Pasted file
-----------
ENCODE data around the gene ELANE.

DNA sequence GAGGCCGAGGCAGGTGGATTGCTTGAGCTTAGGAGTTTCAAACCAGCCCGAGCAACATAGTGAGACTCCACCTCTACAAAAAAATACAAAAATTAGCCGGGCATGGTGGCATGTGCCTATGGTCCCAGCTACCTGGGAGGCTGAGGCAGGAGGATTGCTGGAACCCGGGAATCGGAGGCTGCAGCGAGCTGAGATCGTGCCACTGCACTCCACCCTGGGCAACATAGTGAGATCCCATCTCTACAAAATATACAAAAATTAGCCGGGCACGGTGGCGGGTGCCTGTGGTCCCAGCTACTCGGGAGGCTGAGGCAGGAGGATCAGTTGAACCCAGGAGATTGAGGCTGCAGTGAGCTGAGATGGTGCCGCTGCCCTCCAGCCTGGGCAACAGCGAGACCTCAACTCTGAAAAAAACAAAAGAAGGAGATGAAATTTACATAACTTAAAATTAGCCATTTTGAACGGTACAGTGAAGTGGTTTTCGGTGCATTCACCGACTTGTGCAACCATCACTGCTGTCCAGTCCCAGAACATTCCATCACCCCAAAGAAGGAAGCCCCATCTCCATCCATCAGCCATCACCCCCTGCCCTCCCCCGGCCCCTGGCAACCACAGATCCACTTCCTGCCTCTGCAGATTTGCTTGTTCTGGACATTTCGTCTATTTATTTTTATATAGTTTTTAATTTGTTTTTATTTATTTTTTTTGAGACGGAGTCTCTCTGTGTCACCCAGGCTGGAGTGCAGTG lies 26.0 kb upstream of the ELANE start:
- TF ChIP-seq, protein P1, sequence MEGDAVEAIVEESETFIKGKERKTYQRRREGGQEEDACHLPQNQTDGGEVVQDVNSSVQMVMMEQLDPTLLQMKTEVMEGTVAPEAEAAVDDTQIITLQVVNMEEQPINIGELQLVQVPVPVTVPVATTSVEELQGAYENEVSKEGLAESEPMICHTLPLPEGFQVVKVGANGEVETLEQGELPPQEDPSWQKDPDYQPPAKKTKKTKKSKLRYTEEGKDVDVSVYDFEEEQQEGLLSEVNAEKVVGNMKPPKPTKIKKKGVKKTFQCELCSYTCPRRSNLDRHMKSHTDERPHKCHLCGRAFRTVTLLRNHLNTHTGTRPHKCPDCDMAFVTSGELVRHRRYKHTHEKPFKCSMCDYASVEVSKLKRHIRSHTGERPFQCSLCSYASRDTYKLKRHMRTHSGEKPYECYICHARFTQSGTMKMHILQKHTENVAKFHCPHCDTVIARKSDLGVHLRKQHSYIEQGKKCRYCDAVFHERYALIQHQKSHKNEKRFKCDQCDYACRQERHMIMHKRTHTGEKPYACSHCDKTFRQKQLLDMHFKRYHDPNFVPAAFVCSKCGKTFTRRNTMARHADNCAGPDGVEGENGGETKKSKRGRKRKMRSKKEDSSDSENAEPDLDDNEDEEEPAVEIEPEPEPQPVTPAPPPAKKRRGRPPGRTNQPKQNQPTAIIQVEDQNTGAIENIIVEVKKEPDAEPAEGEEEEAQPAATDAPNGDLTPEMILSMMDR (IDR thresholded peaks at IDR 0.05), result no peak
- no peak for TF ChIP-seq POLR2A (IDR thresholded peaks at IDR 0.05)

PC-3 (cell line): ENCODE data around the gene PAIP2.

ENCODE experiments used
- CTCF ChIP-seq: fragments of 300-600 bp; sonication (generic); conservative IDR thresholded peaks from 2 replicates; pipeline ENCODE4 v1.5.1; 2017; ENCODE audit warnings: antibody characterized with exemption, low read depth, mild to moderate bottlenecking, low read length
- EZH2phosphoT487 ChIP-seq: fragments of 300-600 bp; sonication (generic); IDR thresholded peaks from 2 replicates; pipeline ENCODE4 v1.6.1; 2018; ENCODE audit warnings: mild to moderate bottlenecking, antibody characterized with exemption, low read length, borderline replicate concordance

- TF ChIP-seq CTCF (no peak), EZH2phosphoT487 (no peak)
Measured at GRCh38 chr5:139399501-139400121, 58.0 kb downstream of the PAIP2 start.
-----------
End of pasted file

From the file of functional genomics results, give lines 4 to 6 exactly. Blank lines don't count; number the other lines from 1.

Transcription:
- no peak for TF ChIP-seq POLR2A (IDR thresholded peaks at IDR 0.05)

PC-3 (cell line): ENCODE data around the gene PAIP2.

ENCODE experiments used